Editor’s note: This story was updated March 30, 2021 to clarify that Neurogene is hosting videoconferences workshops for families in any country.
Neurogene, which is developing treatments for Batten disease and other rare neurological disorders, is inviting families affected by CLN5, a form of late infantile Batten, to participate in a virtual caregiver focus group. The meeting provides a forum for families to share their experiences and perspectives, and learn from one another.
The biopharmaceutical company is hosting multiple Zoom videoconferencing workshops and engaging with families from any country, taking into account interested families’ availability to accommodate various time zones, and already has presented at least one. Participants will be paid $375.
For Neurogene, the overarching goals are to learn from parents and caregivers about their child with CLN5, particularly about the disease’s motor and vision aspects. The company wants to know how these symptoms manifest in participants’ children, and how they affect the family and patients’ day-to-day lives.
Late infantile Batten disease typically affects children ages 2 to 4 and is characterized by seizures and loss of motor skills and cognitive ability. Children with CLN5 often have normal development until the first symptoms, which usually are problems with movement and developmental regression. Vision loss and speech problems are other disease features.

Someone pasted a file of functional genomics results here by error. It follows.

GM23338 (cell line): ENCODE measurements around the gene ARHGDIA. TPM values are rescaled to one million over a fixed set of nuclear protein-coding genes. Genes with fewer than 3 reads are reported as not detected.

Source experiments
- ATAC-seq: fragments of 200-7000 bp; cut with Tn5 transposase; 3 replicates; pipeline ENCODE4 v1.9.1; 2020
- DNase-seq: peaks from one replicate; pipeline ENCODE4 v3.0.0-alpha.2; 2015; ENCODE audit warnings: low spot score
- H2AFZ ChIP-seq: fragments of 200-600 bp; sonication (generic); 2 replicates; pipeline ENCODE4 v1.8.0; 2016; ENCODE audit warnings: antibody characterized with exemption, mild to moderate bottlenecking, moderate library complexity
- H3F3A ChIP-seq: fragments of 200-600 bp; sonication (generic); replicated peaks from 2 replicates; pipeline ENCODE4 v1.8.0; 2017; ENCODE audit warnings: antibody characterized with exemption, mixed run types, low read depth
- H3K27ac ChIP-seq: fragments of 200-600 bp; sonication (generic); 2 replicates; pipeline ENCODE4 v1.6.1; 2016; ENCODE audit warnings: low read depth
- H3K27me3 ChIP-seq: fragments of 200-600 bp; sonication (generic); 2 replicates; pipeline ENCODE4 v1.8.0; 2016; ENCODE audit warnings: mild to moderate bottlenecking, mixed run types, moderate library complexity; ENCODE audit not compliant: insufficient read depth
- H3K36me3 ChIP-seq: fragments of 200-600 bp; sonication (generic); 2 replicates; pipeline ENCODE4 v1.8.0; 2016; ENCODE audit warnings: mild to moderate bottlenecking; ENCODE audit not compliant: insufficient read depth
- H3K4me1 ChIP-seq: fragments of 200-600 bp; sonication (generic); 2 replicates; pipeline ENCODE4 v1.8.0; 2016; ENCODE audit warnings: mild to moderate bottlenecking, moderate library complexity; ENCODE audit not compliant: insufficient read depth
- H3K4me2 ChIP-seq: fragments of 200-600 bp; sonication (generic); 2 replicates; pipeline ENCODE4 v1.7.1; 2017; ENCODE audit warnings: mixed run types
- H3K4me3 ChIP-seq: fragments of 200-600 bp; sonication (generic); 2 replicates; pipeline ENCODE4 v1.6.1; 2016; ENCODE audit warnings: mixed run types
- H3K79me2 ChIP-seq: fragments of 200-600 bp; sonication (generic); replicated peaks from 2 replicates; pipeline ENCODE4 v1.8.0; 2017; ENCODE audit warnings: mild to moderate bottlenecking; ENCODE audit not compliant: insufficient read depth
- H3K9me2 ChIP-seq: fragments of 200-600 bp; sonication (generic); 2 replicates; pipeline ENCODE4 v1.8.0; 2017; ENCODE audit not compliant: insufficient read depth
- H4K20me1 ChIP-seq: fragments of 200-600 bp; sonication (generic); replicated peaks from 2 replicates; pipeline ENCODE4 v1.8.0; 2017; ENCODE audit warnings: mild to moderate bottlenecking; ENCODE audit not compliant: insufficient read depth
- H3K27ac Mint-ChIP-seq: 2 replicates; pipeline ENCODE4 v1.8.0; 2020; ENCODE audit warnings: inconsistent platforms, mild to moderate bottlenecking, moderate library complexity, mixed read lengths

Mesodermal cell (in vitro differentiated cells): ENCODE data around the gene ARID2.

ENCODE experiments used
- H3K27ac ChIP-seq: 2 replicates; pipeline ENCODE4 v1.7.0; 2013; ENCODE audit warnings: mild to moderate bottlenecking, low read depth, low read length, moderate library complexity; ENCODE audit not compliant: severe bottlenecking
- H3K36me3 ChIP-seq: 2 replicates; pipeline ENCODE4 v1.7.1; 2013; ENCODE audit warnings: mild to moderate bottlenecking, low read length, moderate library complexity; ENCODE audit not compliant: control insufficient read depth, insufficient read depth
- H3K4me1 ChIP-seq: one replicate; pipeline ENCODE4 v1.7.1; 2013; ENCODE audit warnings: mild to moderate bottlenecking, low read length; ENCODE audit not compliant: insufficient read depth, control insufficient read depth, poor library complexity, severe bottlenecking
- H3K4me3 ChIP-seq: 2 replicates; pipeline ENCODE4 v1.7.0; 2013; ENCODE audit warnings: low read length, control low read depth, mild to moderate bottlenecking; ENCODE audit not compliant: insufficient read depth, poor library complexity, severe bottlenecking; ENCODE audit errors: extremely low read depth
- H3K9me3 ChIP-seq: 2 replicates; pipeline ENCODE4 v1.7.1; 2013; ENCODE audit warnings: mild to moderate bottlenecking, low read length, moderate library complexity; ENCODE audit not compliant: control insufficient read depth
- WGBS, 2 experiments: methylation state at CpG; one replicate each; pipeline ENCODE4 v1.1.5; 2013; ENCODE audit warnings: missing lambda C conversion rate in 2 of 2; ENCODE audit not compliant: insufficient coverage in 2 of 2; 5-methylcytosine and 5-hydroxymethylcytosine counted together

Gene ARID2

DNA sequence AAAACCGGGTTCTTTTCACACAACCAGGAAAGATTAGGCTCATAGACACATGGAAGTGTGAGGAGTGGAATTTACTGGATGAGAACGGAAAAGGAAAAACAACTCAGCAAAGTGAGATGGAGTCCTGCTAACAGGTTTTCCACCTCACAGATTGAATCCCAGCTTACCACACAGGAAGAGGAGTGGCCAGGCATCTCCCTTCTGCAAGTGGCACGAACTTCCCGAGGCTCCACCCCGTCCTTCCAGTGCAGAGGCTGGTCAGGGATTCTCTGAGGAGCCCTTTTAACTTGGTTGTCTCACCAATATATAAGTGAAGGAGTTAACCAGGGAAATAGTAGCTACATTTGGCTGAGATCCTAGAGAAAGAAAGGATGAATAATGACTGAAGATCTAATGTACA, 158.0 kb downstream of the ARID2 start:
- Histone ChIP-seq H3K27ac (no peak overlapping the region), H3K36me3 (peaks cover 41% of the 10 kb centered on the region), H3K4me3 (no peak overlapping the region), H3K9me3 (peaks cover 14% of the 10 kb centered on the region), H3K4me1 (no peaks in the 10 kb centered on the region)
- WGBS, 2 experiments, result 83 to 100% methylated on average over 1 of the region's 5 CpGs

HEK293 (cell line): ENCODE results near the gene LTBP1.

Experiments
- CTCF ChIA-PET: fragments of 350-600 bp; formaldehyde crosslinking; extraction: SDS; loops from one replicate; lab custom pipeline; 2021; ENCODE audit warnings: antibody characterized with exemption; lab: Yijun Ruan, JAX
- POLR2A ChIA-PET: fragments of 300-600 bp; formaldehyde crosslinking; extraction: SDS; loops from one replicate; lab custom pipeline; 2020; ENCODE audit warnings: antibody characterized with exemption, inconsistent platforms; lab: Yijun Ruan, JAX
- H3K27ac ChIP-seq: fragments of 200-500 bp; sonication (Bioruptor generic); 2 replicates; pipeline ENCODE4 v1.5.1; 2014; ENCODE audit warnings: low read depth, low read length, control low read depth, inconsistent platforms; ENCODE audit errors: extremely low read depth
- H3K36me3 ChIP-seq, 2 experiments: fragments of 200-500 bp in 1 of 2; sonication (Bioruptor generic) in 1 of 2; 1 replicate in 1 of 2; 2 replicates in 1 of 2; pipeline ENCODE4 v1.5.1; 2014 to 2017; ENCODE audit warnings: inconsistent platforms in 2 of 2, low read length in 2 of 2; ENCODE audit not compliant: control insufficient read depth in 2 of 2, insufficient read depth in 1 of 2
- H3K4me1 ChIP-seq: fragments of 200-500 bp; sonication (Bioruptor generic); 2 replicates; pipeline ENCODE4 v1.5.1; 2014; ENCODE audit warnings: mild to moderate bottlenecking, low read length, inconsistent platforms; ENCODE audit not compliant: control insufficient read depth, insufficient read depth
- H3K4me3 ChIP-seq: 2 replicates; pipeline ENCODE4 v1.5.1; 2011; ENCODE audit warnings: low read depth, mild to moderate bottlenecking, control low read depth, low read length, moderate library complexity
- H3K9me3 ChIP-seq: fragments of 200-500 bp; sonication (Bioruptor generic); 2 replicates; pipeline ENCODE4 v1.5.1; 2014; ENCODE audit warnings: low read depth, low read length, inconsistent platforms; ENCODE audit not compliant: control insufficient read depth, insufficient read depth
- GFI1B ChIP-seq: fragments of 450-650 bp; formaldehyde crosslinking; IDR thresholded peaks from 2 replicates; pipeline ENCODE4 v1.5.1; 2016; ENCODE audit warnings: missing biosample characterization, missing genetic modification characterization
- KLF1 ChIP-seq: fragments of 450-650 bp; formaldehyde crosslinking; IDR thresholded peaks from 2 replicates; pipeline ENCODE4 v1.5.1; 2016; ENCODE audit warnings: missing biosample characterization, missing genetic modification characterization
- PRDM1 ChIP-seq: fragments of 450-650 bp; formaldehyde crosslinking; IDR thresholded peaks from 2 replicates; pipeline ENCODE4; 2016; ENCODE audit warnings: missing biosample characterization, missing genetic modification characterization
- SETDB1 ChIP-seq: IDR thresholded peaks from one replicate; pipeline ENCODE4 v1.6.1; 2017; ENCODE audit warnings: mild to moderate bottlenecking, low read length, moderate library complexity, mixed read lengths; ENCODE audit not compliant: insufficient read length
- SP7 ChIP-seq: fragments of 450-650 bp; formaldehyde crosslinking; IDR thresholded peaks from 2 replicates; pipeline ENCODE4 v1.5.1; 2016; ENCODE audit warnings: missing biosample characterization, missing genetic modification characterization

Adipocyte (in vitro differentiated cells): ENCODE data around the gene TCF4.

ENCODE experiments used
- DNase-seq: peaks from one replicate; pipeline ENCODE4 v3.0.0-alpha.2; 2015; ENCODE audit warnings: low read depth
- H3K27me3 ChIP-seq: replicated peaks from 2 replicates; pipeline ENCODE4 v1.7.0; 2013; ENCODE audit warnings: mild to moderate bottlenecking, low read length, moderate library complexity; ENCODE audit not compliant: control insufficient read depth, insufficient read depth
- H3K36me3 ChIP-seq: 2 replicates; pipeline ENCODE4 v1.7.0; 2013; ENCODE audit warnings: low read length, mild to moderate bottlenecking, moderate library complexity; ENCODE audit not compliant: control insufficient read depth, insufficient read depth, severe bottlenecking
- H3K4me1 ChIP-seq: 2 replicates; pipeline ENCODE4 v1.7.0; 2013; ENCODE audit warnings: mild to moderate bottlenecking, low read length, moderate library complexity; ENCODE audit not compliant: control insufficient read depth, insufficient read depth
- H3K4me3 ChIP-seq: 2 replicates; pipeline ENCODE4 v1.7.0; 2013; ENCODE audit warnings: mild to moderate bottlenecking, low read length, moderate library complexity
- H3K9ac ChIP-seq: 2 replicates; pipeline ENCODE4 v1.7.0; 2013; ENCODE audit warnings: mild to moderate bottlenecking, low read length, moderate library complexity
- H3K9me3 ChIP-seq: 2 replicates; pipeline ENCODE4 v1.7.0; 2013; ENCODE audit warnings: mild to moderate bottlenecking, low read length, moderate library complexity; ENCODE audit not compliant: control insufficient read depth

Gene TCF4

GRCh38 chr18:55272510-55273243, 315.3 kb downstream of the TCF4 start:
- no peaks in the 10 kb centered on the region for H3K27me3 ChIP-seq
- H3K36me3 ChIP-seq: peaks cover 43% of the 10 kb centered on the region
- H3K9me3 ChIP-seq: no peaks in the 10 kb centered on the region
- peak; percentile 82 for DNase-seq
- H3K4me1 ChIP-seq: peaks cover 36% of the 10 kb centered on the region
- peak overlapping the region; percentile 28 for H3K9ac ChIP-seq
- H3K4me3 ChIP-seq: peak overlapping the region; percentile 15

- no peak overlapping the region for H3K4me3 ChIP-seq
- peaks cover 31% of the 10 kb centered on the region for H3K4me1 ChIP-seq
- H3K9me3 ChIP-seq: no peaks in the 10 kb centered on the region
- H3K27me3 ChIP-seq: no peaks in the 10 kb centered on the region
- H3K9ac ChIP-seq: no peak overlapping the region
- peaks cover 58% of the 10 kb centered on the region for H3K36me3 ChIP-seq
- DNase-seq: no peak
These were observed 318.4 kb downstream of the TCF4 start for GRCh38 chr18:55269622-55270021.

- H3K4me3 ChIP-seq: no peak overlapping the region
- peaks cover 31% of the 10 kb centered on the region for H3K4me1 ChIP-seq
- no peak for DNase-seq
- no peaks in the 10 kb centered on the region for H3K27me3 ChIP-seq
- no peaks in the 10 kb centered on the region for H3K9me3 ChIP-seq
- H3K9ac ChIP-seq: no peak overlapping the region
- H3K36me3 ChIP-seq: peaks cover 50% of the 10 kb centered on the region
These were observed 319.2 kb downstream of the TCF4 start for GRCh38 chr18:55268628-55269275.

Information gleaned from the workshops will be used internally for learning purposes and will not be shared publicly. It also should help inform the company’s future CLN5 gene therapy clinical development plan. The U.S. Food and Drug Administration last July designated the therapy, which seeks to deliver a working copy of the human CLN5 gene, an orphan drug to potentially treat the disorder. The status is intended, through special incentives, to encourage the development of treatments for rare diseases.
“If your family is presently impacted by CLN5 or has been previously, we encourage you to consider participating,” the company stated in its invitation.
During the roughly two-hour workshop, participants have the opportunity to learn about the company, engage openly about their family’s journey, and share their thoughts and expectations about gene therapy trials being developed and Neurogene’s support and education.
Before each workshop, Neurogene will send participants materials to read, including questions they will be asked. Notes will be taken on the calls, which will not be recorded.
Workshop participation will have no bearing on whether participants’ children are enrolled in any future Neurogene gene therapy clinical trials.
Batten disease is thought to affect two to four of every 100,000 U.S. residents, and roughly one in every 100,000 individuals globally.
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